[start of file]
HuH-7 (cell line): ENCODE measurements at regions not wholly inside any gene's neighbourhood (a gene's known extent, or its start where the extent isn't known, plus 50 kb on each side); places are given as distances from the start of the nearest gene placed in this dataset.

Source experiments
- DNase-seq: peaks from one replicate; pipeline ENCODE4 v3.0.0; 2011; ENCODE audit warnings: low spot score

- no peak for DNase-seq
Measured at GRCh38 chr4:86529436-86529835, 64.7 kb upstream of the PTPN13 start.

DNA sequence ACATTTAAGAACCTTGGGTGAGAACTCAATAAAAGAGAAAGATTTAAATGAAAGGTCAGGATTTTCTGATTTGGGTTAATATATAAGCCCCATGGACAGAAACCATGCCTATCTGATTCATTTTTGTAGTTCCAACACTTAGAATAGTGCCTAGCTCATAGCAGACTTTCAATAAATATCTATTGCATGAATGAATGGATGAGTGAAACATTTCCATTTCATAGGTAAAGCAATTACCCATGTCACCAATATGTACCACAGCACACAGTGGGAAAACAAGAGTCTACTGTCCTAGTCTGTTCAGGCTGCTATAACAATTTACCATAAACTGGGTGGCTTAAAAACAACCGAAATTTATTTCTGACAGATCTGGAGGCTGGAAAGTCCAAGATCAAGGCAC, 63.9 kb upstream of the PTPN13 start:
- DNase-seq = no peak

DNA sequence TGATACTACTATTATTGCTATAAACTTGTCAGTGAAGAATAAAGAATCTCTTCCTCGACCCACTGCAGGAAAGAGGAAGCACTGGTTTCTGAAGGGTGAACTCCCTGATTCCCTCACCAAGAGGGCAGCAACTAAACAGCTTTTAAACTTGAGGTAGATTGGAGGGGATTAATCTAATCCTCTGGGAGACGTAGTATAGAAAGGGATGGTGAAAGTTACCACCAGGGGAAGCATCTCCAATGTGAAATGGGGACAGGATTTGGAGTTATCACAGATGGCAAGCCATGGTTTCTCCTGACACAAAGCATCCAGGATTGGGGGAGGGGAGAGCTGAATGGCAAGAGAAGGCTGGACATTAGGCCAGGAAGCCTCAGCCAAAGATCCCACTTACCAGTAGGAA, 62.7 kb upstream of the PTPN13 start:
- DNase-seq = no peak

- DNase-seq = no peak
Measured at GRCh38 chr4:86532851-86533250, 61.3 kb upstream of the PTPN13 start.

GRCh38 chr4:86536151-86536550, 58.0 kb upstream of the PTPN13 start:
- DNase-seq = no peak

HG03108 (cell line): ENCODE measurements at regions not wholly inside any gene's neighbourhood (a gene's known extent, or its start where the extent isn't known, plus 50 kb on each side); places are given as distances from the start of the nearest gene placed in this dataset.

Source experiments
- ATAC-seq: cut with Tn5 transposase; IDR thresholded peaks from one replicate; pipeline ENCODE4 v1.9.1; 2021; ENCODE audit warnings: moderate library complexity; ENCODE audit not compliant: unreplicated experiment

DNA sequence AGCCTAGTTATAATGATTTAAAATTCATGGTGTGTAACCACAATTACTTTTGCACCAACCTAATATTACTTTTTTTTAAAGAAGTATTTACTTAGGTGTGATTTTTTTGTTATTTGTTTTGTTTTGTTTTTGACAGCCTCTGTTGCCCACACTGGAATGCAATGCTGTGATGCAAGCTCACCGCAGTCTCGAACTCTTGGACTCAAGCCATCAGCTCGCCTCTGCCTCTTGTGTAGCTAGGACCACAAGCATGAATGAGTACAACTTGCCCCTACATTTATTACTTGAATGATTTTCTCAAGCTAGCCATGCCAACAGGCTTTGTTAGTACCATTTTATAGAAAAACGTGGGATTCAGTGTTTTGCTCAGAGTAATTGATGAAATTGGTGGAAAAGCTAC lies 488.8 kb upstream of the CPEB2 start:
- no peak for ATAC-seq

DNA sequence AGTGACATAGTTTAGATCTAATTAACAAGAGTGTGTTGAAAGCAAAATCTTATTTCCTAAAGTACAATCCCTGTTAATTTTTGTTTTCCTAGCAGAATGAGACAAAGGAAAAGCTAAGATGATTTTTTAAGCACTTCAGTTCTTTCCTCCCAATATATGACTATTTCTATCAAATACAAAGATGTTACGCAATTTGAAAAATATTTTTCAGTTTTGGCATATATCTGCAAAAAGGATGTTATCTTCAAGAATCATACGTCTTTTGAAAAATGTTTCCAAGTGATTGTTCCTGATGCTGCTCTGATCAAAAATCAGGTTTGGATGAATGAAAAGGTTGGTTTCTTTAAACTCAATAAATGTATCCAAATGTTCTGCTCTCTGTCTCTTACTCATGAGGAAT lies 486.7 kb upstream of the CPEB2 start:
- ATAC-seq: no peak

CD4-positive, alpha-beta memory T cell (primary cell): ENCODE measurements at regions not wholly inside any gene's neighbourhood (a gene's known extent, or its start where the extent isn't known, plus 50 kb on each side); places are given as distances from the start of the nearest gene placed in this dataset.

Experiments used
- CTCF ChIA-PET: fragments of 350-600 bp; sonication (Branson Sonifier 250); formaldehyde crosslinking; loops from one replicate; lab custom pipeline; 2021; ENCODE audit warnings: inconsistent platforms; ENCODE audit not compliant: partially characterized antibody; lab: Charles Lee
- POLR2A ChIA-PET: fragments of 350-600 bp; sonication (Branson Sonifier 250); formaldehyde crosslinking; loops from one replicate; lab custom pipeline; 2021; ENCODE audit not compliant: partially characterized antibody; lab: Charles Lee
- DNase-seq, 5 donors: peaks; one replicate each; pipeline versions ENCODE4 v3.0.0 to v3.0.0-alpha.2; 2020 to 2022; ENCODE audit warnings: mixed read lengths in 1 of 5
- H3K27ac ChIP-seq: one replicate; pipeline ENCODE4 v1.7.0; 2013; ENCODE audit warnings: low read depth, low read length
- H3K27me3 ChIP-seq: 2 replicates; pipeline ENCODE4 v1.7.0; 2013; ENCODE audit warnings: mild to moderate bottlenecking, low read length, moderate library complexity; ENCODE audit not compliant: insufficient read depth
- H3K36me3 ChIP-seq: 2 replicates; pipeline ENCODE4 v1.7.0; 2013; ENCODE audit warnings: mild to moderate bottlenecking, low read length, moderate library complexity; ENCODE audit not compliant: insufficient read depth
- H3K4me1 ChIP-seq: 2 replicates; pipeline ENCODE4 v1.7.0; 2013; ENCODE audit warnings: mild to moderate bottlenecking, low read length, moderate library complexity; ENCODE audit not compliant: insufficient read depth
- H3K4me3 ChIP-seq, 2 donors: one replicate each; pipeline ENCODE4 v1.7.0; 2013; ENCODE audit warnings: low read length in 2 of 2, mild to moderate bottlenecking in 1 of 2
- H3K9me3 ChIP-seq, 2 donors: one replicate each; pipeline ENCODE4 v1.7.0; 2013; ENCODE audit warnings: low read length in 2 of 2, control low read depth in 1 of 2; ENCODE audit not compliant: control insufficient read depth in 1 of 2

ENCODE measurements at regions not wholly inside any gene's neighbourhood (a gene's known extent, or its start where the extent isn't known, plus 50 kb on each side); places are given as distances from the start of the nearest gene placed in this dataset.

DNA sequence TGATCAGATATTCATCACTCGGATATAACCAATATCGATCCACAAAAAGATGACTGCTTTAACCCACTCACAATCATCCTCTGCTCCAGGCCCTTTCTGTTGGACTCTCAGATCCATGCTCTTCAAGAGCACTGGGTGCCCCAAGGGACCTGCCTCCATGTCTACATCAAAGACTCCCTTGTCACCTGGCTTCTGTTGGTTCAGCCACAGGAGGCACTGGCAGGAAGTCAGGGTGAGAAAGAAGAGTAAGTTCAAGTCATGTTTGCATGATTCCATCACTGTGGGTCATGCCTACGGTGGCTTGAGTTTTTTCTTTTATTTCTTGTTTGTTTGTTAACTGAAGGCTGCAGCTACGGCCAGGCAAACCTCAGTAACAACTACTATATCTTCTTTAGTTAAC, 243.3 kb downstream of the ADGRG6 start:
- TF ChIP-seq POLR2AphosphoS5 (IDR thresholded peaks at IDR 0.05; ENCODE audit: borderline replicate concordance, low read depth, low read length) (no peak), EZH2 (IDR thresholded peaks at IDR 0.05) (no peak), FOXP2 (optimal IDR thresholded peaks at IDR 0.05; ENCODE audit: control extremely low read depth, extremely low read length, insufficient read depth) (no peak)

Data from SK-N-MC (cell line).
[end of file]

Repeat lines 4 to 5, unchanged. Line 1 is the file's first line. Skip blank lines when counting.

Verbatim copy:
- no peak for DNase-seq
Measured at GRCh38 chr4:86529436-86529835, 64.7 kb upstream of the PTPN13 start.